Rich Chinese tourists are likely to own three cars and four watches and their leisure preferences after travelling include reading, tea-tasting, driving and spending time with family – in that order.
Further down the list, they like karaoke and foot massages.
Their favourite hotel chain is the Shangri-La and when they shop – which is often – they clamour for high-end French brands such as Louis Vuitton, Hermes, Chanel, and Cartier.
No wonder, then, that France is at the top of their list of preferred overseas luxury destinations.
The profile of the rich travellers has been revealed in the latest research from luxury publishing group Hurun Report, released in Shanghai this week.
The report says there are 600 billionaires in China and 2.8 million millionaires, measured in US dollars.
They are helping drive the top end of the tourist market which last year hit an overall 83 million outbound trips from China. That figure is projected to rise to a staggering 94 million this year, the most travel of any country.
The China Daily recently reported that Chinese travellers spent $US85 billion ($89.6 billion) while overseas last year.
But Australia is missing out on the big spenders.
This week's report, which aims to calculate the number of Chinese luxury travellers and evaluate their travel and social habits, reiterates research released earlier in the year that Australia is slipping down the rankings as a preferred luxury destination for the wealthy Chinese.
France, the US, Singapore, Switzerland, the UK and Italy are all ahead of Australia, which has dropped from third to seventh place, falling out of the top three where it had been for three years.
Hurun Report chairman Rupert Hoogewerf told Fairfax Media that Australia has done "amazingly well" for Chinese tourists but it is now being overtaken in the luxury field.
"Ten years ago it was the preferred destination for Chinese tourists, full stop. But what's happened, as other countries have come up (such as the US and Switzerland), Australia has dropped down the list for luxury travel," said the Shanghai-based Mr Hoogewerf.
"I don't want to be slated by your tourist authorities, but my overall take is that I don't think the Australian tourist industry in general has put much effort into the luxury consumer. I have not seen any events or media (advertising and marketing) from Australia that is targeting the luxury consumer. Basically they have coasted very nicely. That is my personal opinion. It may not mean things are not happening, but they are on such a low-key profile compared to Singapore, which is all over China and targeting the top end spenders.
"Australia has got the product, but they are shy to shout it from the rooftop."
But Tourism Australia Managing Director Andrew McEvoy said Australia was doing well in attracting high-spending Chinese tourists.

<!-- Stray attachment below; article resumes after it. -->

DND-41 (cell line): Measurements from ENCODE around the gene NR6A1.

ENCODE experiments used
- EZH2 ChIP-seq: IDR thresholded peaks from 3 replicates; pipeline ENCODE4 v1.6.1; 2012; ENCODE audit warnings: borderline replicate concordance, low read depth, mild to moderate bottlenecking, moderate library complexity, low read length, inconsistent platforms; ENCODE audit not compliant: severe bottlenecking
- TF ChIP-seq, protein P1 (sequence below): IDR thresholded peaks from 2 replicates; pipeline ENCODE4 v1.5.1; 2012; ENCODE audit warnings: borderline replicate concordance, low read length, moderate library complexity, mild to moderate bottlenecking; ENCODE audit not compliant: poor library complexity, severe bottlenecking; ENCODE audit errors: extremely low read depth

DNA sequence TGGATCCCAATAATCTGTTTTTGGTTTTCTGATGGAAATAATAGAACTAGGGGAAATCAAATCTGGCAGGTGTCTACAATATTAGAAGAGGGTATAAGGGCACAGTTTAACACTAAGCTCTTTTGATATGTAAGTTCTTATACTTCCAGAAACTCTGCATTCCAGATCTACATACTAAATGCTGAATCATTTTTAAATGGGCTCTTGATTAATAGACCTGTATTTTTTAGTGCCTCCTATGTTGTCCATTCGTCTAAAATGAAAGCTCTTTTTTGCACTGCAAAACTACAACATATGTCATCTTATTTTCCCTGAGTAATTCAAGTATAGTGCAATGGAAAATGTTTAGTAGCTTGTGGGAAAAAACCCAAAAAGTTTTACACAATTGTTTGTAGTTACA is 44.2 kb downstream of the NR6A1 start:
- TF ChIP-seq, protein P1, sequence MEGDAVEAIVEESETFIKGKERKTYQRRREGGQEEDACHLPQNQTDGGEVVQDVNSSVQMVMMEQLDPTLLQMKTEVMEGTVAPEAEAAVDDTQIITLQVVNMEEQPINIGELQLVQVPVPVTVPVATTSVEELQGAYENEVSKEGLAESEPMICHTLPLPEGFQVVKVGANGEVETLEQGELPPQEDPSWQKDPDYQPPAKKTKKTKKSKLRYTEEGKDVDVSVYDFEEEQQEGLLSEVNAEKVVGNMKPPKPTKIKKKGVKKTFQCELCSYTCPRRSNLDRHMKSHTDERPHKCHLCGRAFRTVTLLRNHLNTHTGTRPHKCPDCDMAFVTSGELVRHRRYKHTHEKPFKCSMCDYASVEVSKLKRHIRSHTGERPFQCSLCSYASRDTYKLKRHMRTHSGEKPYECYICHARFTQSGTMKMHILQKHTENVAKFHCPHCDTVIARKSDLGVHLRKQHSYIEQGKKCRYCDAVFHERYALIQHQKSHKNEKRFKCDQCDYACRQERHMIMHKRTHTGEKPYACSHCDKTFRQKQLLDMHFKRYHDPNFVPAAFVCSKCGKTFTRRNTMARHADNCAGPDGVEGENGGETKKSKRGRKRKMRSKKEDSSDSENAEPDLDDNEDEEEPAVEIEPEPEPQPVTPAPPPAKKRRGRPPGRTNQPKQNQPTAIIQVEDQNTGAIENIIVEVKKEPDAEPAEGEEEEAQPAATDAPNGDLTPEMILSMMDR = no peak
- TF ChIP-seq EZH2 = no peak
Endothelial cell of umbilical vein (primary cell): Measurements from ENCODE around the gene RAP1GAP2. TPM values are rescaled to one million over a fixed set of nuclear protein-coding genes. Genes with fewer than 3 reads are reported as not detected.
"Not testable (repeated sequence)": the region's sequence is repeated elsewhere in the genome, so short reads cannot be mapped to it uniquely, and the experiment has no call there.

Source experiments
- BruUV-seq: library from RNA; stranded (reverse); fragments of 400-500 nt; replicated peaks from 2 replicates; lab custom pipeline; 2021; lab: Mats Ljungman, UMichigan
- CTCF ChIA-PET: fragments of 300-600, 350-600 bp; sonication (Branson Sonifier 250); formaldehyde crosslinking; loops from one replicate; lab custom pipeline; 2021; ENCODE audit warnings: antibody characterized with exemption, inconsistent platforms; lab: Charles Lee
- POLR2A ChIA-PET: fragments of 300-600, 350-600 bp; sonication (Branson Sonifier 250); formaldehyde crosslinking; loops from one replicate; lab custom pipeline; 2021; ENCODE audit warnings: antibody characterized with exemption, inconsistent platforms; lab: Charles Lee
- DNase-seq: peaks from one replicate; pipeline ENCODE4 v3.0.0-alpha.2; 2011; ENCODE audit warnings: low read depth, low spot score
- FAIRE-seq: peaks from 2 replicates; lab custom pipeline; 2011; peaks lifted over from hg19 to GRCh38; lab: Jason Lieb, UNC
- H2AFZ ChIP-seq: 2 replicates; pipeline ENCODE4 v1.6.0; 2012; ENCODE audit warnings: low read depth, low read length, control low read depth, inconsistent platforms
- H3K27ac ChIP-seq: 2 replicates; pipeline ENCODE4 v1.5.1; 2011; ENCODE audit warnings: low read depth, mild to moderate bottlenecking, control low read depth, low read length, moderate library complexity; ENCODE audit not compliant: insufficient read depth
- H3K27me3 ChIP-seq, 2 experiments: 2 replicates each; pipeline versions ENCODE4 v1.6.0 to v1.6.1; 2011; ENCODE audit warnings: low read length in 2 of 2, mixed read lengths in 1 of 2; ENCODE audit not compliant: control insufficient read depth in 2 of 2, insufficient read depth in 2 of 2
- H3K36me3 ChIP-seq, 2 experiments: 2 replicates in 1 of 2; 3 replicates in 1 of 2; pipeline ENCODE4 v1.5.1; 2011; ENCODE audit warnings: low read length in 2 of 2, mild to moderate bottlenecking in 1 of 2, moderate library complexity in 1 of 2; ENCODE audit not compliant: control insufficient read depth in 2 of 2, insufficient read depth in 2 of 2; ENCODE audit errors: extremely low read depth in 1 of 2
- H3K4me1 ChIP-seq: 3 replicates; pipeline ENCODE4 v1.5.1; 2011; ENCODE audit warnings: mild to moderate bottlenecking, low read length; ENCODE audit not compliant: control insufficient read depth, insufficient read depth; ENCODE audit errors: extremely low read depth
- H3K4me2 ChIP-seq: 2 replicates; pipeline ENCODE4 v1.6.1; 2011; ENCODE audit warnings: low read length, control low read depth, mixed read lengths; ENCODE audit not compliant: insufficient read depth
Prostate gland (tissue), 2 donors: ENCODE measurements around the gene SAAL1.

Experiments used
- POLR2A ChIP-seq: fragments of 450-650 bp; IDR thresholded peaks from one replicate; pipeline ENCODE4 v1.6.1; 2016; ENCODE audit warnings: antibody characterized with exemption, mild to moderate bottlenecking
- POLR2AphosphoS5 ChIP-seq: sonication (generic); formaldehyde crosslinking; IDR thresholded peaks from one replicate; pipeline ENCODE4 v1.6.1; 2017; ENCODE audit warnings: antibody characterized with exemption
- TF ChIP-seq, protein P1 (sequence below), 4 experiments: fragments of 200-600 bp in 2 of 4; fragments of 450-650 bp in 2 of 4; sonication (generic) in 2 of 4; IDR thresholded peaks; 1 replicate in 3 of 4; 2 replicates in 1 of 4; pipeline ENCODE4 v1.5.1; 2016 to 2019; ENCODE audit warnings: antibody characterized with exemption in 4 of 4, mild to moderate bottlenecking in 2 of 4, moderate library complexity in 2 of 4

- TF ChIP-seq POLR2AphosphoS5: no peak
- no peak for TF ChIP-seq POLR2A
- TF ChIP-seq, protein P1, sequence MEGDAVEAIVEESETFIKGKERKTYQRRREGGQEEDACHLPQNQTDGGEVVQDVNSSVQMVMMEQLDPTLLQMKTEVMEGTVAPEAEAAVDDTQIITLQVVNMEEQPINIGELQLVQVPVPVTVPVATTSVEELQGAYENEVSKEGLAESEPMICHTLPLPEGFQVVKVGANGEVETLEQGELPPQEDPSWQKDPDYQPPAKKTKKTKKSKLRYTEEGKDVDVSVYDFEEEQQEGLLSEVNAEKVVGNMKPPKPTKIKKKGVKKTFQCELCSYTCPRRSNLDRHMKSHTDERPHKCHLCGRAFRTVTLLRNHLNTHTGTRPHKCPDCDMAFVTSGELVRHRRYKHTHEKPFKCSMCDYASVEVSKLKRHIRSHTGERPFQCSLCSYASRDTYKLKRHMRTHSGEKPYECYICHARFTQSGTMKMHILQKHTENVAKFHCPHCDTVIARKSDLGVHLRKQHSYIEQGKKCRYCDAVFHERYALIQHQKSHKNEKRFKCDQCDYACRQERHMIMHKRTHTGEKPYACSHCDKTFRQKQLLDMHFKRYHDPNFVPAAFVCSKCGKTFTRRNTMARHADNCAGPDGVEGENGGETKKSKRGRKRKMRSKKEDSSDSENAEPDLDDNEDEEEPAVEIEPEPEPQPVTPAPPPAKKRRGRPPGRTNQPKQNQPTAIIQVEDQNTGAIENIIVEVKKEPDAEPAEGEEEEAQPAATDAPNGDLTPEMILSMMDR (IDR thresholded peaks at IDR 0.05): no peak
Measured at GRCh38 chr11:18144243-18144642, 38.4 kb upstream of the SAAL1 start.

"I'm not sure how many countries there are in the world – around 200 I think – so being rated the seventh-top market for luxury destinations in a market of the size and scale of China is still an incredible achievement," he said.
"China is now our fastest growing visitor market, recently having overtaking the UK as our second largest source of international visitors.
"The Chinese are our highest spending visitor market. We know from our research that the Chinese love to shop and we're certainly not seeing any signs of this appetite, and particularly for luxury goods, waning."
The Hurun Report was released at Shanghai's annual International Luxury Travel Market, where the red carpet has been rolled out all week for a bevy of stars.
But there hasn't been a Hollywood heartthrob or Bollywood idol in sight. The stars in this case are 500 of the world's best resorts, hotels and travel experience operators, mostly rated five-star or better, who have gathered for the luxury travel trade event.
Robert Upe traveller to Shanghai courtesy of the International Luxury Travel Market
Profile of rich Chinese traveller who spends more than $US10,000 per trip
Likes to go to: France, US
Stays at: Shangri-La, Hilton, Peninsula
Travels because of: Shopping, culture, cuisine, business potential
Travels in: First class (13 per cent), business class (62 per cent), economy (25 per cent)
Goes for: 7.4 days
Goes with: 1 to 2 people (16 per cent), 3 to 10 people (68 per cent), more than 11 people (16 per cent).
He wants: Louis Vuitton, Apple, Hermes
She wants: Chanel, Louis Vuitton, Cartier
Smoke: 50 per cent
Favourite sports: Swimming, golf, mountaineering, yoga, badminton
Source: Hurun Report